There’s a somewhat less newsy piece at The Hill this week which deals with something many of us are watching play out every day on social media and among our own circles of friends. The phenomenon will be familiar to Republicans and conservatives all across the country. People who either oppose Donald Trump or plan on voting for him are seeing old friendships strained or entirely broken over their differing views. The article covers a number of well known Republicans including Matt Schlapp, Mike DuHaime (a Christie adviser) and David Perdue among others. Old relationships are breaking up, at least for the time being, and making things uncomfortable around DC watering holes. One person who wished to remain anonymous discussed secret Trump supporter meetings which take place in dark bars like something out of an old spy movie.
A senior House Republican staffer who works for a committee chairman doesn’t tell his colleagues that he likes Trump or that he has informally advised the campaign.
“Basically nobody knows what I’ve done,” said the staffer, who asked for anonymity for fear of the impact his views could have on his career. “It’s not something I talk about openly at work, because there are a lot of strong feelings, still, among the staff. People talk openly against the guy.”
He worries it might harm his reputation if colleagues discover he’s a major fan of Trump.
“I always felt that I would be viewed in a different light,” he said. “I think they would have pegged me as being…all the things the media has said about Trump. That he was a racist, a misogynist, a xenophobe.”
Over drinks with colleagues after hours, however, the staffer is finding a growing number of colleagues who also secretly like Trump.
“It’s kind of like you’re doing this little weird sort of dance around it,” he said. “You haven’t admitted to them that you’re supporting the guy and they haven’t admitted to you that they really like the guy.
I only highlight this article because it’s something I’ve been watching play out for a while now. I’ve both seen and experienced cases of friendships and relations with professional acquaintances (or just people I follow on Twitter whose work I enjoy) degrading or even ending this summer. As far as the #NeverTrump folks go – and I count many of them among my frequent contacts – I recognize that they’ve attracted a lot of attention and derision from some of the more acerbic Trump supporters out there who engage in name calling of all sorts and unpleasant virtual attacks. For my part I pretty much gave up engaging with the Never Trumpers early on because I took them at their word. If they had already vowed to never vote for the party’s candidate then it’s a waste of time to try to convince them. It’s time better spent working to defeat Hillary Clinton and finding paths to reach out to undecided voters. I’ve certainly never used the derogatory term “cuck” to anyone, but I see it thrown around a lot.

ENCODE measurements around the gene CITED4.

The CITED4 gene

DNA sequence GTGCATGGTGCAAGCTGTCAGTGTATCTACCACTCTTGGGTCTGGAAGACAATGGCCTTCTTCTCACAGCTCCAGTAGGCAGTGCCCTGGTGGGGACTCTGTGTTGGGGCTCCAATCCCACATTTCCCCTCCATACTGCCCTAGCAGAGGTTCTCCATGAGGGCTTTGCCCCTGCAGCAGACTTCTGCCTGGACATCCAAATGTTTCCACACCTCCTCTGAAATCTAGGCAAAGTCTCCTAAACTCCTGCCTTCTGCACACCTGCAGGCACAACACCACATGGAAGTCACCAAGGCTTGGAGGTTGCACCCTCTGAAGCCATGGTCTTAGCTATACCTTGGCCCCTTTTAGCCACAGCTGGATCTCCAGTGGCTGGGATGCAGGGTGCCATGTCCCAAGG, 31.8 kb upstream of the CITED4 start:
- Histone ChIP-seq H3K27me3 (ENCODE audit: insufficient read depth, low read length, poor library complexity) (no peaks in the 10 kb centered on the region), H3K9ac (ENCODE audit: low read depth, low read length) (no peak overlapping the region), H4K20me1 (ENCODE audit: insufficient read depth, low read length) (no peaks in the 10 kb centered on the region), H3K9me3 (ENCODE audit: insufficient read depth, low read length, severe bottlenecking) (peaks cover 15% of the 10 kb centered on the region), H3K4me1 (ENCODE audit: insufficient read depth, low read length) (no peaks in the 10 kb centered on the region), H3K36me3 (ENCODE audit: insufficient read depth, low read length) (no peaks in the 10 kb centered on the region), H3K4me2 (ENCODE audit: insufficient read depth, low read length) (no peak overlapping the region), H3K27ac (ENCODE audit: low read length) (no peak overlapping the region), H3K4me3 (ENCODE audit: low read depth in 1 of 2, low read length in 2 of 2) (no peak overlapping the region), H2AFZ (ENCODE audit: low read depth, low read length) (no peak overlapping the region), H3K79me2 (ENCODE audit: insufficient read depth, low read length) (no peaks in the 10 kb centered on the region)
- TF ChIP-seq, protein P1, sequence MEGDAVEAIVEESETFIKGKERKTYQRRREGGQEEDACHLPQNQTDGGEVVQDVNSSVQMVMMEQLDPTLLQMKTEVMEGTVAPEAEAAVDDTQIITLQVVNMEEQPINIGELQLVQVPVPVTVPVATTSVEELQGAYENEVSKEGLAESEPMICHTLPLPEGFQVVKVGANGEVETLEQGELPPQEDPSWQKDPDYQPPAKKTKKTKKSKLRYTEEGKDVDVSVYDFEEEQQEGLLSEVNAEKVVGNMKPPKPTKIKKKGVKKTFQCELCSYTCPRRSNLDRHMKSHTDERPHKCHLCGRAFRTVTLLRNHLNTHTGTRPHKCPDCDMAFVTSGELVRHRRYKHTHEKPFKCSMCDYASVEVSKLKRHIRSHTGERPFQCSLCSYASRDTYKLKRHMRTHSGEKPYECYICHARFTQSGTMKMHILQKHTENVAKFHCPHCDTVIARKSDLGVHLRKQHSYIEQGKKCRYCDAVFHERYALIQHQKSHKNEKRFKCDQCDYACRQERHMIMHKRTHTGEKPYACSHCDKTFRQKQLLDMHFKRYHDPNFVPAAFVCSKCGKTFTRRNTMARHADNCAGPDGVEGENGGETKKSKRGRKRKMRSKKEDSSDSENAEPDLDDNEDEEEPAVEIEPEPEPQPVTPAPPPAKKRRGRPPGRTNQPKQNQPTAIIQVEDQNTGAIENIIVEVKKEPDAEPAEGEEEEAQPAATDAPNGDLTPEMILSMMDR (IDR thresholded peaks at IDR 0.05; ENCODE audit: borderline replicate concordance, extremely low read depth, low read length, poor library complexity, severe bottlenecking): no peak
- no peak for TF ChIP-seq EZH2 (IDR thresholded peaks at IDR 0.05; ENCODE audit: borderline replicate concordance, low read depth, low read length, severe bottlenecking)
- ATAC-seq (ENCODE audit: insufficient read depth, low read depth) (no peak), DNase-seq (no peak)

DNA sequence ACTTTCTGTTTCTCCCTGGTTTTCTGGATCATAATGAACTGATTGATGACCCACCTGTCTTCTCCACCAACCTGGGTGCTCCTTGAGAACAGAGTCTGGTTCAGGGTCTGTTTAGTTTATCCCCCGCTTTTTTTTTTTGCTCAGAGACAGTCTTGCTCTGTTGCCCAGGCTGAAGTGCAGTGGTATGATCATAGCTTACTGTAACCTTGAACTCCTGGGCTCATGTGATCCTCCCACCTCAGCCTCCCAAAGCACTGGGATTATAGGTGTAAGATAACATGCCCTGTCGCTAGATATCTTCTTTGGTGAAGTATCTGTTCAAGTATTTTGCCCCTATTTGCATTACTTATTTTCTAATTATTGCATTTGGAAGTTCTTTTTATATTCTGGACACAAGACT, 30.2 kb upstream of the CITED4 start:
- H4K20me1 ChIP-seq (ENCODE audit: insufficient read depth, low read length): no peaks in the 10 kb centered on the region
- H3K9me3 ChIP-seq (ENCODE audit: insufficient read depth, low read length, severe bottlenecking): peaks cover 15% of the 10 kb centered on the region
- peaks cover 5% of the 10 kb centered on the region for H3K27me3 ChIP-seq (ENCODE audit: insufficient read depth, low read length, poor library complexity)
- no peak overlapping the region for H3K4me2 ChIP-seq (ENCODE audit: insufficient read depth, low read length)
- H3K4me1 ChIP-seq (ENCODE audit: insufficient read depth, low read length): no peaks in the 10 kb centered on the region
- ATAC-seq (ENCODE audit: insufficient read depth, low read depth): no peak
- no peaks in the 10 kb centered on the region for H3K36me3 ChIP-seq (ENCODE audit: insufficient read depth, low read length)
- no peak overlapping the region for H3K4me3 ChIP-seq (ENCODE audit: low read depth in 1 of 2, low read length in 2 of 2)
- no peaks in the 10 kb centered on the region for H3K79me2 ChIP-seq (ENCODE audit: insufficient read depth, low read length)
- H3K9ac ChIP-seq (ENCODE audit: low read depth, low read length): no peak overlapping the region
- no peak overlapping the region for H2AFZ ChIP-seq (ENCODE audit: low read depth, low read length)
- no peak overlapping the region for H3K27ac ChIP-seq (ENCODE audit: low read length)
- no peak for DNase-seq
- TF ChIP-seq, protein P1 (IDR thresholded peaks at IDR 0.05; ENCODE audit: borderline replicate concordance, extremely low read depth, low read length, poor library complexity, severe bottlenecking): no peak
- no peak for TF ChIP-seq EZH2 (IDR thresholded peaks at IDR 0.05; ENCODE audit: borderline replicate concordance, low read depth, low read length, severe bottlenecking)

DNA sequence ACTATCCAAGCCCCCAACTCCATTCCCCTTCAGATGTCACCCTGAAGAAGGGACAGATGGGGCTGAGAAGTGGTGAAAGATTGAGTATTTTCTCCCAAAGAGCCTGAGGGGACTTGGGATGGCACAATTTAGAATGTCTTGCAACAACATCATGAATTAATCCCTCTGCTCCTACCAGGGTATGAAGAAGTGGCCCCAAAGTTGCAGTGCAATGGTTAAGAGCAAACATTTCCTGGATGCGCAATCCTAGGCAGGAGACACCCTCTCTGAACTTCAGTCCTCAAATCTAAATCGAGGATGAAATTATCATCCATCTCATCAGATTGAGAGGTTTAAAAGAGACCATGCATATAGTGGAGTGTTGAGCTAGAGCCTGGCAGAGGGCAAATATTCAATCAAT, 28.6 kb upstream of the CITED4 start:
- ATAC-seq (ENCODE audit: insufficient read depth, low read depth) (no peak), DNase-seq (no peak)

But let’s not pretend that this is all one sided. Some of the #NeverTrump people I know not only through social media but in real life have been relentless in their verbal assaults, not only on the most enthusiastic Trump supporters, but toward anyone who would vote for the man no matter their reasons. There are many that I’ve moved out of my “closely watched” column and some I’ve simply unfollowed entirely. The fact is that you can only sit there and be insulted day after day – even in a generic way – for so long before you grow tired of it and no longer care to see them in your timeline. That doesn’t apply to all of the #NeverTrump folks of course. Many are happy to join me in going after Hillary and leave our personal Trump voting intentions on the sideline.
But if there’s any positive message to take from this, it’s that I highly doubt it’s a permanent situation. Politics not only makes for strange bedfellows, but for high temperature conflagrations as well. That doesn’t mean that it will last forever. In less than fifty days the election will be over for better or for worse. After that, the world will go back largely to what it was for conservatives before Trump’s arrival on the stage. The common opponent which remains in liberalism will still be a much larger driving factor than any lingering resentment over who did or did not support the nominee in one given election cycle.
As with so many other things… this too shall pass.